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A Silence Filled the Room…

July 22, 2013

by Stephen Damon

Last week I attended an ongoing Hospice training session about the signs of impending death. The information about changes in breathing, skin color, and body temperature, among other things was very helpful, but what was most striking was the strong impression that none of us in the room, even those who had been volunteers for many years, knew anything about what happens the moments after death. Yes, people described impressions they had that “something” was going on in the body after the last breath, but these were not descriptions of anything but their own projections and imaginations of what might be happening.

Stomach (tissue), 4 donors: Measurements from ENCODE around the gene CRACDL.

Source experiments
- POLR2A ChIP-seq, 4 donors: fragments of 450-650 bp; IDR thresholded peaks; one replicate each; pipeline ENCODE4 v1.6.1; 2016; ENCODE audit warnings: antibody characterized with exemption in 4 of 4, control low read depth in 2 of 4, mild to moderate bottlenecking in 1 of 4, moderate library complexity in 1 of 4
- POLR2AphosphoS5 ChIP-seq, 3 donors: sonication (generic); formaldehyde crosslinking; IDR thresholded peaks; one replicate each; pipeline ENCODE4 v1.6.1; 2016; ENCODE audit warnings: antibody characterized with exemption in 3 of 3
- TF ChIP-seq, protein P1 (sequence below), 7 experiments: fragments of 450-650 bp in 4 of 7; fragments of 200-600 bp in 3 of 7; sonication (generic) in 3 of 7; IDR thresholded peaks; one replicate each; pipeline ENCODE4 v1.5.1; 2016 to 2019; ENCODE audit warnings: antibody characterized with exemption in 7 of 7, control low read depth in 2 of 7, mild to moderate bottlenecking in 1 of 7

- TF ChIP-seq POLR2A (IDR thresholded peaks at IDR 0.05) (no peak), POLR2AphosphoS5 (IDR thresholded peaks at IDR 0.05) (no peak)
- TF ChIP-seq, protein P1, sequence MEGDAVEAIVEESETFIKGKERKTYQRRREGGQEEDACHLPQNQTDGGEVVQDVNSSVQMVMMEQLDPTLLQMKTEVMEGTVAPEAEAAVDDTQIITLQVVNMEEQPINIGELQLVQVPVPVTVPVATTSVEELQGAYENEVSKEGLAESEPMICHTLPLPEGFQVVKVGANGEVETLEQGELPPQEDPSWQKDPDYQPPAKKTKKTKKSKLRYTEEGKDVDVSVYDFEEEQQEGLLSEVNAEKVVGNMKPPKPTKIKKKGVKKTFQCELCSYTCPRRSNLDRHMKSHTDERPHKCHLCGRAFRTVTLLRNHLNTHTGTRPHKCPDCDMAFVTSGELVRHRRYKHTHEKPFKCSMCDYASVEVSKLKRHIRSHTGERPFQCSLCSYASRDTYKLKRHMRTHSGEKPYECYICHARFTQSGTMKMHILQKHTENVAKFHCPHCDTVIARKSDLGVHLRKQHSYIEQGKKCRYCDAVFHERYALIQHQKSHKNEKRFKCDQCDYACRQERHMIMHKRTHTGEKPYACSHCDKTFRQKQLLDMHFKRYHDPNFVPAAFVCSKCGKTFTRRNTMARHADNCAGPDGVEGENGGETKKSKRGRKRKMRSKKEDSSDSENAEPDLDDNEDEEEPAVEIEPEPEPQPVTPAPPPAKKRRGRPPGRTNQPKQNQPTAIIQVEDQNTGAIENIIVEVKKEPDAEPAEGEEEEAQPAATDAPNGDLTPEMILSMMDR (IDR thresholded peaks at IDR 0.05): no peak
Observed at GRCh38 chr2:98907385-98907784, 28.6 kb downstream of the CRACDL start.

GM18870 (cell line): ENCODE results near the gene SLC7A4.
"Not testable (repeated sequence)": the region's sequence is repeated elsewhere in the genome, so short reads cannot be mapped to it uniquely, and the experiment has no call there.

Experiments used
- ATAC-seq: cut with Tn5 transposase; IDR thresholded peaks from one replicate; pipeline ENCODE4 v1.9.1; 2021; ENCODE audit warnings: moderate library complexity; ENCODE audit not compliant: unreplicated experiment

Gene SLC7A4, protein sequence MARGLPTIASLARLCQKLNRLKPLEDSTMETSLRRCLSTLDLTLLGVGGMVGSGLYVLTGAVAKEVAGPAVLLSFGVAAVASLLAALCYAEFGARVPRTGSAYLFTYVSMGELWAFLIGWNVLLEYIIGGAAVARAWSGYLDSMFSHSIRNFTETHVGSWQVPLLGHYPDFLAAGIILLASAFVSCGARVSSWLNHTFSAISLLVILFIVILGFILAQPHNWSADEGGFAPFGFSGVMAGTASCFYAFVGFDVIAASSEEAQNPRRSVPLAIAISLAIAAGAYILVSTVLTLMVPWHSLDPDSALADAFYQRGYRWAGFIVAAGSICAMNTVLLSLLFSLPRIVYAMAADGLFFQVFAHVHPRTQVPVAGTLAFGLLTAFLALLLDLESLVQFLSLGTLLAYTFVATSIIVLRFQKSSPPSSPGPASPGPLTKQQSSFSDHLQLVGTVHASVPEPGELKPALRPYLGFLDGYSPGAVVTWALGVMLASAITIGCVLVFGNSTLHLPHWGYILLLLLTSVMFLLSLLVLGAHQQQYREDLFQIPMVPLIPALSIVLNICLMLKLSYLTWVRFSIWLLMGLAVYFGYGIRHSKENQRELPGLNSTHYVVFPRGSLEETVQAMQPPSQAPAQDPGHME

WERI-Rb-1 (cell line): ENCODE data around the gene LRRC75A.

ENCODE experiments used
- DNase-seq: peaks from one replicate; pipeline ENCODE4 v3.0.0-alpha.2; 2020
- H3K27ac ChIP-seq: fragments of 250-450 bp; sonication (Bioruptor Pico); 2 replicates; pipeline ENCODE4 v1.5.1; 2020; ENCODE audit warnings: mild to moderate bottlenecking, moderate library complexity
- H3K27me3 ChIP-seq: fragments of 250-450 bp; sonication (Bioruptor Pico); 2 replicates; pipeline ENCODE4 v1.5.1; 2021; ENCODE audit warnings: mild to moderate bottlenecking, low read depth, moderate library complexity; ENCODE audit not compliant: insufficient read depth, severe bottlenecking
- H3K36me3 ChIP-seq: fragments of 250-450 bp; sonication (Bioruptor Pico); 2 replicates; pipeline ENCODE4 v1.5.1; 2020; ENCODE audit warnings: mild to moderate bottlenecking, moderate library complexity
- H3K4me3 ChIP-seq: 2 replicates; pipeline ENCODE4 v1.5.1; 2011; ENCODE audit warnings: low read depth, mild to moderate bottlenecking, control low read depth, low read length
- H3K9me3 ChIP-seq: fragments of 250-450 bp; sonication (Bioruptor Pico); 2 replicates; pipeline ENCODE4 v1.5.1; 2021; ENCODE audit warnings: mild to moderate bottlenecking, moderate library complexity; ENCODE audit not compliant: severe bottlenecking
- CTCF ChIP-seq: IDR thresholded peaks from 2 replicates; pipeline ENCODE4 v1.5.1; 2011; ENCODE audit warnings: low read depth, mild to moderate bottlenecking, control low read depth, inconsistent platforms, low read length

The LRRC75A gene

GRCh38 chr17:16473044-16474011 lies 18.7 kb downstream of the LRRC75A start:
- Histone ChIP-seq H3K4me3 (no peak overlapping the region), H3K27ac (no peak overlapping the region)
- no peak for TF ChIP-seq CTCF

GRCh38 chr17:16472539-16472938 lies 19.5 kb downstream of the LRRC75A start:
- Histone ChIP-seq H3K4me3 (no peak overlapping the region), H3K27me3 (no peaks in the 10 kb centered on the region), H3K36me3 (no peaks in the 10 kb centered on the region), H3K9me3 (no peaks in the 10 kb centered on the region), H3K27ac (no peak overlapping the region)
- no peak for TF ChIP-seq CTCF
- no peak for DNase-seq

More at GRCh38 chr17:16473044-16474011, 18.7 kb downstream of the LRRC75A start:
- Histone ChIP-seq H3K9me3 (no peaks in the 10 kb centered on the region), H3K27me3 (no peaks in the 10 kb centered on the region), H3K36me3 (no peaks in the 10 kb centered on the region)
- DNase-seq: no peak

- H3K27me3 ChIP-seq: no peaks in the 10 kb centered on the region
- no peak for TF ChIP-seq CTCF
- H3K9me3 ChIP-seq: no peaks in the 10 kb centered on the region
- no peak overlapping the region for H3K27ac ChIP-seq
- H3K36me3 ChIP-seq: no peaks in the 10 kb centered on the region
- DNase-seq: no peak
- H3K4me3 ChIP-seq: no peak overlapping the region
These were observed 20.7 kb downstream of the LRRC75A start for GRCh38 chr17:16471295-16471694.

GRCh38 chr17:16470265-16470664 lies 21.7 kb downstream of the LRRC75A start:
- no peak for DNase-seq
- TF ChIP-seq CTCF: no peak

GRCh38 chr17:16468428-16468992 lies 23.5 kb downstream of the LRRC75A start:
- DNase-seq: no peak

Some talked about things that they had read in Buddhist books. But none of us knew from our own experience. How could we? When I shared that impression with the others, the room became very silent and very full. There was truth in the room and everyone sensed it.

We each sensed the truth that in spite of all our efforts to understand the dying process and offer assistance to the dying and the bereaved, death would always be beyond our understanding. A great silence filled the room as we each took a moment to move a little closer to the great unknown of life and death, without trying to give it any form.
In this context I’d like to share a Zen story I recently read.

A student asked his master, “What happens after we die?”
The Master replied, “I don’t know.”
The student said, “But you are a great master.”
The master replied, “That may be so, but I am not a dead Zen master.”

Bows,
Stephen

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From → Zen Buddhism

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